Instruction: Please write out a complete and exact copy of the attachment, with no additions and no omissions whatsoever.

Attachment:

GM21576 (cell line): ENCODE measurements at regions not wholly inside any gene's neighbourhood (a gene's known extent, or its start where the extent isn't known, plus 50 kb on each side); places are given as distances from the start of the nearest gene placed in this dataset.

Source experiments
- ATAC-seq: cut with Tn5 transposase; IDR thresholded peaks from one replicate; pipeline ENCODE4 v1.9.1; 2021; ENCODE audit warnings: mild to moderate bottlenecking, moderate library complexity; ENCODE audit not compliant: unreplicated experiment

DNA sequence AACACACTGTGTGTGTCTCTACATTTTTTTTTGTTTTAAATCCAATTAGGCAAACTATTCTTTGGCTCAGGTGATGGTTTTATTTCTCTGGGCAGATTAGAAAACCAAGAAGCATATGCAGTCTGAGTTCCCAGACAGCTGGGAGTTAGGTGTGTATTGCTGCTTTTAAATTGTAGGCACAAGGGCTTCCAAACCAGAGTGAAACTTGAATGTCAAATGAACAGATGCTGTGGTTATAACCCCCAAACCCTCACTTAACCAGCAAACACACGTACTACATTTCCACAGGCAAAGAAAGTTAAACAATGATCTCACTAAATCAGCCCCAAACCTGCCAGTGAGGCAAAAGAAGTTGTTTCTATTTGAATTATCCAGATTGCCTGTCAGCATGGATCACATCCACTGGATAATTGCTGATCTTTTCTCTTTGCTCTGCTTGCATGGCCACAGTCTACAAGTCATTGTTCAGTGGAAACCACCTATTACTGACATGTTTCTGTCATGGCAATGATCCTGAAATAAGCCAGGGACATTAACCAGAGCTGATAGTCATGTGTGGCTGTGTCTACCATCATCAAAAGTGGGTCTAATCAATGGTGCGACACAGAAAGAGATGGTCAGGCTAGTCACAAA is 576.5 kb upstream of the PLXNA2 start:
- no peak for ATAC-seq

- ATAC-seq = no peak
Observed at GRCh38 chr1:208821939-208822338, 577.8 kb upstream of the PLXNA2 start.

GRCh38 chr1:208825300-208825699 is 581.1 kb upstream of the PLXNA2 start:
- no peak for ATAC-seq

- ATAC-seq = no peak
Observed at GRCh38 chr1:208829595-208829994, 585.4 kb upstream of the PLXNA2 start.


GM21576 (cell line): ENCODE measurements at regions not wholly inside any gene's neighbourhood (a gene's known extent, or its start where the extent isn't known, plus 50 kb on each side); places are given as distances from the start of the nearest gene placed in this dataset.

Source experiments
- ATAC-seq: cut with Tn5 transposase; IDR thresholded peaks from one replicate; pipeline ENCODE4 v1.9.1; 2021; ENCODE audit warnings: mild to moderate bottlenecking, moderate library complexity; ENCODE audit not compliant: unreplicated experiment

DNA sequence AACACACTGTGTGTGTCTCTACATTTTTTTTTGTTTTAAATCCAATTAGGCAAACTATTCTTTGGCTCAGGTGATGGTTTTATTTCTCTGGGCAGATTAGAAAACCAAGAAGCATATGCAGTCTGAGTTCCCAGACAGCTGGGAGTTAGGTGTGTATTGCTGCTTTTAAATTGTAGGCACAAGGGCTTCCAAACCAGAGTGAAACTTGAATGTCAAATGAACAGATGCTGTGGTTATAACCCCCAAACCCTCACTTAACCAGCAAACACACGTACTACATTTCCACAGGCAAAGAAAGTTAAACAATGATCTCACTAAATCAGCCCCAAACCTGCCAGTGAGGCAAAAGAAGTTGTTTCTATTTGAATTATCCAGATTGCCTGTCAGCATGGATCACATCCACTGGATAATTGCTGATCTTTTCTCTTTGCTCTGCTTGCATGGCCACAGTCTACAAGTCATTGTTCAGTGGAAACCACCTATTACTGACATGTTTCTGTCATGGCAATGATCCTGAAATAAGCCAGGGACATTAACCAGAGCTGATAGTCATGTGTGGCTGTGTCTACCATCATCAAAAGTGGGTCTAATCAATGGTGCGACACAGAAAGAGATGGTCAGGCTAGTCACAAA is 576.5 kb upstream of the PLXNA2 start:
- no peak for ATAC-seq

- ATAC-seq = no peak
Observed at GRCh38 chr1:208821939-208822338, 577.8 kb upstream of the PLXNA2 start.

GRCh38 chr1:208825300-208825699 is 581.1 kb upstream of the PLXNA2 start:
- no peak for ATAC-seq

- ATAC-seq = no peak
Observed at GRCh38 chr1:208829595-208829994, 585.4 kb upstream of the PLXNA2 start.